Kurt Verlin
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Irish Soccer Fans Damage a Car, Try to Pay for It, Then Fix It Themselves

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Irish soccer fans fix a car

There’s nothing like major sporting events to split fans apart. Already, there have been several incidents of football/soccer hooliganism throughout the Euro 2016 tournament, including violent clashes between England and Russia supporters that ended only when the French police brought out the tear gas.

Fortunately, on the other end of the spectrum, we’ve had the Irish who over the last few weeks have been reminding us that the spirit of soccer and sportsmanship is to bring us together—through drunken antics and good-natured mischief, naturally.

Most recently, a group of Irish soccer fans were seen crowded around a car whose roof they had, presumably, accidentally dented. Instead of ignoring the damage, they first tried to push money into the crack between the door and the car. A few moments later, a chant began rolling through the crowd: Fix the caaaar… for the boys in green. They started hitting the part of the car that wasn’t dented and, lo and behold, the dented portion popped up.

If only this happened every time someone damaged your car.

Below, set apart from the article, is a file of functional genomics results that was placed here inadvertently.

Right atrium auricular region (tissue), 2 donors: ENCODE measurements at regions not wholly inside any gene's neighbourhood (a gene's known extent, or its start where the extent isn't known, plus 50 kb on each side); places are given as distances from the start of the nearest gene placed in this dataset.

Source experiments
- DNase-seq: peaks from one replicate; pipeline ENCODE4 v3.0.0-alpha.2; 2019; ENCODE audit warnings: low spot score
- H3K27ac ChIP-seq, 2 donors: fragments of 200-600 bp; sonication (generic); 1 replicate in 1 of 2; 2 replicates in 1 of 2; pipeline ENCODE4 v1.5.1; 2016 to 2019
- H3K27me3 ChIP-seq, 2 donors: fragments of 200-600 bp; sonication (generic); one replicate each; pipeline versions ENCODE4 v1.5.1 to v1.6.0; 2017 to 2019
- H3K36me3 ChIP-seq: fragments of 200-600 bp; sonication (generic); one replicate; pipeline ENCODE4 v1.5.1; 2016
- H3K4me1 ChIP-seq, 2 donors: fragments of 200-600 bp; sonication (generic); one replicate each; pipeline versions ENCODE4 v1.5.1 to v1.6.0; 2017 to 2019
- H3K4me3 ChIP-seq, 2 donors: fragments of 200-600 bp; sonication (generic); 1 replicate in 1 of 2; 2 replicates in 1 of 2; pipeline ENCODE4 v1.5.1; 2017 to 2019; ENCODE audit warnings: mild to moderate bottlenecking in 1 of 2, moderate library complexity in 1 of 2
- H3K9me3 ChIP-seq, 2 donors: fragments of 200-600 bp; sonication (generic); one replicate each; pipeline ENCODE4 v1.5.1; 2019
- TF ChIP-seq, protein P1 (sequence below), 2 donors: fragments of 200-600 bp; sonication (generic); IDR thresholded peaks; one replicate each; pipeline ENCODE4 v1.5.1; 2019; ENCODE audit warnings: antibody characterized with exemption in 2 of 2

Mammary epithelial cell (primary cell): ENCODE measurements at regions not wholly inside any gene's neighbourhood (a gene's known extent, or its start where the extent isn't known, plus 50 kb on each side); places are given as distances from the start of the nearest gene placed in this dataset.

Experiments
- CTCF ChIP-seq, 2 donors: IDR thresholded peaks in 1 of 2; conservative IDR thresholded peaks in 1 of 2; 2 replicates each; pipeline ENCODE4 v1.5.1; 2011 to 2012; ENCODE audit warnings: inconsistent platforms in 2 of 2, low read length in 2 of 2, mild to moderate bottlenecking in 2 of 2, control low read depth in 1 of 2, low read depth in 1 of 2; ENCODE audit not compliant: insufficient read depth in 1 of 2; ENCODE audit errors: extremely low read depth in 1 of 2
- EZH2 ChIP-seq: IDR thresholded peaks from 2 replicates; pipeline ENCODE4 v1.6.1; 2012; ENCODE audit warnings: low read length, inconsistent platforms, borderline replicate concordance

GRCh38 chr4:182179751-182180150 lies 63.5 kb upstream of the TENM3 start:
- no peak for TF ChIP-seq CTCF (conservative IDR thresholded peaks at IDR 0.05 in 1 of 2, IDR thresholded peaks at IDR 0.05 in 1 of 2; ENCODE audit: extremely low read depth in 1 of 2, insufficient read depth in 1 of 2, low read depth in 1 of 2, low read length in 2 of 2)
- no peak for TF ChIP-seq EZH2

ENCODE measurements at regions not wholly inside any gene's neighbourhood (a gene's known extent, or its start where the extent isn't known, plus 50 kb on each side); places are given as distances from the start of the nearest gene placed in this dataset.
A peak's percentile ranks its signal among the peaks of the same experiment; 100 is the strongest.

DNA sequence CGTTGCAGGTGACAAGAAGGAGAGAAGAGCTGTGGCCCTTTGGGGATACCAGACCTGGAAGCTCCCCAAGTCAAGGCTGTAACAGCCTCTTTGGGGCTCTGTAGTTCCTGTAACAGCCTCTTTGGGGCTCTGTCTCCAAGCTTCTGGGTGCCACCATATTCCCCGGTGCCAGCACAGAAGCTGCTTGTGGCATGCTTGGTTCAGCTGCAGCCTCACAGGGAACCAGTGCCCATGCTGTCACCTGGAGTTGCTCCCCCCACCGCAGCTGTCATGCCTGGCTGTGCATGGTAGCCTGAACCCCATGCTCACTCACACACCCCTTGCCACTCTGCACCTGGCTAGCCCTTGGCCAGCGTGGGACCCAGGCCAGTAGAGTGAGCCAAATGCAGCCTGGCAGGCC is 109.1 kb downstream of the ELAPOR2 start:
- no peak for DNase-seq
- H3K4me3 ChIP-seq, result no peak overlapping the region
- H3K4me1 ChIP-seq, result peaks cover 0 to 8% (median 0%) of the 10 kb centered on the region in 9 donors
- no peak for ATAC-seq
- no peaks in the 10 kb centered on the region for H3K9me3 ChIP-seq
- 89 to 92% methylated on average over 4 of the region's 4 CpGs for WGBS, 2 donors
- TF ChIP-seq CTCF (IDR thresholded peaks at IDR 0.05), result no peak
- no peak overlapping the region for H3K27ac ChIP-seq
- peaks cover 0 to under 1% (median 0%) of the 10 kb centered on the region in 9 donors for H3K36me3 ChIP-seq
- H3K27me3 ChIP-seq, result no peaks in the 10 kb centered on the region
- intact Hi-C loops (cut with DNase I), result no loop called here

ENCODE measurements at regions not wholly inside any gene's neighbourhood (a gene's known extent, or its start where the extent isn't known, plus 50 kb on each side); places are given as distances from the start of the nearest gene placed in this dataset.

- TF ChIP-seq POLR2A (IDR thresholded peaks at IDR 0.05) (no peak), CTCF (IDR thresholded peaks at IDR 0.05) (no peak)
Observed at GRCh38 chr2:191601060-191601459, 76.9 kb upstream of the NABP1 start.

One more community service deed accomplished. Of course, they proceeded to spill beer all over the car in their celebration, but we’re sure the owner won’t mind too much when he finds a bunch of Euro bills crammed into his door.

That’s not the only charming Irish story of the Euro 2016, either. Irish fans have been spotted just about everywhere making the world a better place: they collectively sang a lullaby to a French baby on the subway, shamed a fellow Irishman into getting down from a traffic light by singing “Are you English in disguise?”, told Swedish fans during the Ireland vs. Sweden match to “go home to your sexy wives,” and even cleaned up after themselves after a game while singing “clean up for the boys in green.”

If only everyone were just a bit more like the Irish. It seems to qualify, one only requires a green shirt, a beer in one hand, and the ability to spontaneously break into song.

The kindest possible way of telling someone to leave.

  • Kurt VerlinEditor

    Kurt Verlin was born in France and lives in the United States. Throughout his life he was always told French was the language of romance, but it was English he fell in love with. He likes cats, music, cars, 30 Rock, Formula 1, and pretending to be a race car driver in simulators; but most of all, he just likes to write about it all. See more articles by Kurt.